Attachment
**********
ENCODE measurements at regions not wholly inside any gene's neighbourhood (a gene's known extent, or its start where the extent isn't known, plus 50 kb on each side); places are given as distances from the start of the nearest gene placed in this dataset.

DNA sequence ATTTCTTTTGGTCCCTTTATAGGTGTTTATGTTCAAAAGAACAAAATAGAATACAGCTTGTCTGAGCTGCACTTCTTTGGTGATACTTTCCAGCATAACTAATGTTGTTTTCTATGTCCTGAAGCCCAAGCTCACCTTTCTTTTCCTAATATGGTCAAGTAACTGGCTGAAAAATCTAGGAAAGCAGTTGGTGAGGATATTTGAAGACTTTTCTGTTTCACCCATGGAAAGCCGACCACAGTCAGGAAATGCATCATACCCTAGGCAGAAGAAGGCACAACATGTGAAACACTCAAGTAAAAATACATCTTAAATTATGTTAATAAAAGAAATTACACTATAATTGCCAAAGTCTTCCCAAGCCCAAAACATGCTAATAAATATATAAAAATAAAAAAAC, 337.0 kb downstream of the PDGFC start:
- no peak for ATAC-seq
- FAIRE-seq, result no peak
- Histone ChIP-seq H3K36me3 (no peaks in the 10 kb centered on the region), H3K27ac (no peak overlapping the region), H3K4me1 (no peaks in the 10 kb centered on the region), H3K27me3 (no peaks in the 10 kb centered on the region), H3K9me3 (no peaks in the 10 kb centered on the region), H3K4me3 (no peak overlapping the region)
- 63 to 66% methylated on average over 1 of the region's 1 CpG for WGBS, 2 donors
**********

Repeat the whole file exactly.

ENCODE measurements at regions not wholly inside any gene's neighbourhood (a gene's known extent, or its start where the extent isn't known, plus 50 kb on each side); places are given as distances from the start of the nearest gene placed in this dataset.

DNA sequence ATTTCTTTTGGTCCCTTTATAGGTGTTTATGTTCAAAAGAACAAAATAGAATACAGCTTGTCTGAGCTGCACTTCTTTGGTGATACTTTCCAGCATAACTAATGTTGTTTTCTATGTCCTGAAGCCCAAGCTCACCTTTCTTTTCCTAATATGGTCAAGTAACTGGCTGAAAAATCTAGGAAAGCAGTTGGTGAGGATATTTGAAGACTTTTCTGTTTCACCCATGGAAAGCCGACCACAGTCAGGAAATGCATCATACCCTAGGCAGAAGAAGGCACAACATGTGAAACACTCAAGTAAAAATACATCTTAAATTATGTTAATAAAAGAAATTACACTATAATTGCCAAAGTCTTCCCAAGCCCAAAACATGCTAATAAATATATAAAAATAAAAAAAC, 337.0 kb downstream of the PDGFC start:
- no peak for ATAC-seq
- FAIRE-seq, result no peak
- Histone ChIP-seq H3K36me3 (no peaks in the 10 kb centered on the region), H3K27ac (no peak overlapping the region), H3K4me1 (no peaks in the 10 kb centered on the region), H3K27me3 (no peaks in the 10 kb centered on the region), H3K9me3 (no peaks in the 10 kb centered on the region), H3K4me3 (no peak overlapping the region)
- 63 to 66% methylated on average over 1 of the region's 1 CpG for WGBS, 2 donors